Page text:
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 Justice for Niger Delta Farmers

Justice for Niger Delta Farmers


The court victory is a warning to oil companies to act more responsibly

After 13 years of legal wrangling, three Nigerian farmers last week secured justice for oil spills that polluted swathes of their land in the Niger Delta. An Appeal Court in the Netherlands ruled that the Nigerian subsidiary of the Royal Dutch Shell was liable for leaks which polluted three communities of Goi, Oruma and Ikot Ada Udo in Rivers, Bayelsa and Akwa Ibom States respectively. “Shell Nigeria is sentenced to compensate farmers for damages,” the court held.

Helped by the Dutch arm of environment group Friends of the Earth, four farmers first lodged the complaint in 2008. The case had dragged on so long that two of the four Nigerian farmers who initiated the case have since died. While the court is yet to ascertain the amount of the cost of damages to be paid, it was nonetheless a remarkable victory, underlining the fact that people can get justice after years of devastation of their environment by major oil producers.

The judgment is also a victory for environmentalists. The Niger Delta is one of the most diverse ecosystems on the planet, but it is also one of the most polluted places on earth. For decades, many energy companies have been conducting large scale oil extraction in the oil-rich area. Nigeria is one of the world’s major oil producers, pumping out volumes valued at billions of dollars annually. In 2018 alone, the volume was valued at some $43.6 billion. But for decades, oil spills have been damaging the environment and devastating lives and sources of livelihoods of the local inhabitants. Many of the locals live below the poverty line.

In 2011, the United Nations Environmental Programme (UNEP) submitted a report to then President Goodluck Jonathan recommending a scientific rectification of the environment in Ogoniland which is expected to take about 30 years to accomplish with an estimated take-off cost of $1billion. The three-year investigation leading to the report had come up with several revelations, including that the endemic environmental crisis in Ogoniland is as a result of the failure by Shell and other oil firms to meet the minimum requirements of their own environmental standards. While submitting the report of what happened in Ogoniland, Mr. Achim Steiner, then Executive Director of UNEP, said the study “offers a blueprint for how the oil industry and public authorities might operate more responsibly in Africa and beyond at a time of increasing production and exploration across many parts of the continent.”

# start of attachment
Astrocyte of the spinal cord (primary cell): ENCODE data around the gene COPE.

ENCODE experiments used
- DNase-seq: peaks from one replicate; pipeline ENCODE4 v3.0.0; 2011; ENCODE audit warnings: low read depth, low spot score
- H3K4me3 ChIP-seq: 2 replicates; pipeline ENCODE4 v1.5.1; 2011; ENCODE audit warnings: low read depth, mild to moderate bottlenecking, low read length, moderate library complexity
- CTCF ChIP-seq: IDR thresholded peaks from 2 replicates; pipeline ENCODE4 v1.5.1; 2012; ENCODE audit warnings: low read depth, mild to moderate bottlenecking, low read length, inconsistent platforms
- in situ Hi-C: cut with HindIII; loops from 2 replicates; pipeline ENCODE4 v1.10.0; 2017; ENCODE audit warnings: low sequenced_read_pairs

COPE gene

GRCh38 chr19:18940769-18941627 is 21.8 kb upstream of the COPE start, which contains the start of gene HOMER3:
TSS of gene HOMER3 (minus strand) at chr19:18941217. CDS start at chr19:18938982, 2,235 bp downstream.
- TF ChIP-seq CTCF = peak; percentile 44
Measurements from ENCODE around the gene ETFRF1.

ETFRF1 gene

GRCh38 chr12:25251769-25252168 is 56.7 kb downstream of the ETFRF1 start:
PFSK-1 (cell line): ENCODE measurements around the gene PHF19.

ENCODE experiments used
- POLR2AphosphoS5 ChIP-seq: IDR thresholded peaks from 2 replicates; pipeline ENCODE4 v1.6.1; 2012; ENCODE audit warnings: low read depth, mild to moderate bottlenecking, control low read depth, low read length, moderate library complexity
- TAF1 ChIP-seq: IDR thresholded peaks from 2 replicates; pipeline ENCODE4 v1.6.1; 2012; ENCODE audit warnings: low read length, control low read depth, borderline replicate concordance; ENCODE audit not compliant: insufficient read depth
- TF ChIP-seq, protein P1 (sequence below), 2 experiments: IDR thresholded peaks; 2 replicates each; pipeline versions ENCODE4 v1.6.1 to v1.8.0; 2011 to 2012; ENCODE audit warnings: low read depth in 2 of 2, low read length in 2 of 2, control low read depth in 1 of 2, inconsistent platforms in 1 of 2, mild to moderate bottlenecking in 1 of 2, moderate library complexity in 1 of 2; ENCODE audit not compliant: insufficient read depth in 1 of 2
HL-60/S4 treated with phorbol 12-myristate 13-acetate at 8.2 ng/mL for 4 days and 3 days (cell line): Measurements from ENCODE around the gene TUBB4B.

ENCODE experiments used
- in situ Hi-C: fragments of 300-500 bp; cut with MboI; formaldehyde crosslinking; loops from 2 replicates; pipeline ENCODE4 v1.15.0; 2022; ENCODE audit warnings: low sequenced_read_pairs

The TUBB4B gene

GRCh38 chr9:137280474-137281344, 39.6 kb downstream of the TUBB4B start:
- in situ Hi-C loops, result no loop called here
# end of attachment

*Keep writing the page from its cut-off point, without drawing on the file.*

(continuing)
The much-promised environmental rectification of Ogoniland is yet to commence. Meanwhile, Shell, Eni and other corporations working in the Niger Delta have continued to argue that most oil spills are caused by sabotage and theft, an argument the court said last week was not entirely correct. The court ruled that it could not be established “beyond a reasonable doubt” that saboteurs were to blame for all the cases except one. Indeed, some spills are known to have been caused by accidents, corrosion or poor maintenance. This is a vindication of the stance by environmental groups which have been calling on the oil companies to properly clean up the spills when they occur. Perhaps that is why the court also held that the Dutch-based mother company Royal Dutch Shell and its Nigerian subsidiary must fit a leak-detection system to a pipeline that caused one of the spills.

Friends of the Earth Netherlands director Donald Pols hailed the ruling as a victory for small communities hurt by energy giants. “Until this morning, Dutch multinationals could act with impunity in developing countries,” he said. The ruling at The Hague is indeed remarkable as it confirms that multinational oil companies can be held to account for the actions of their overseas subsidiaries.

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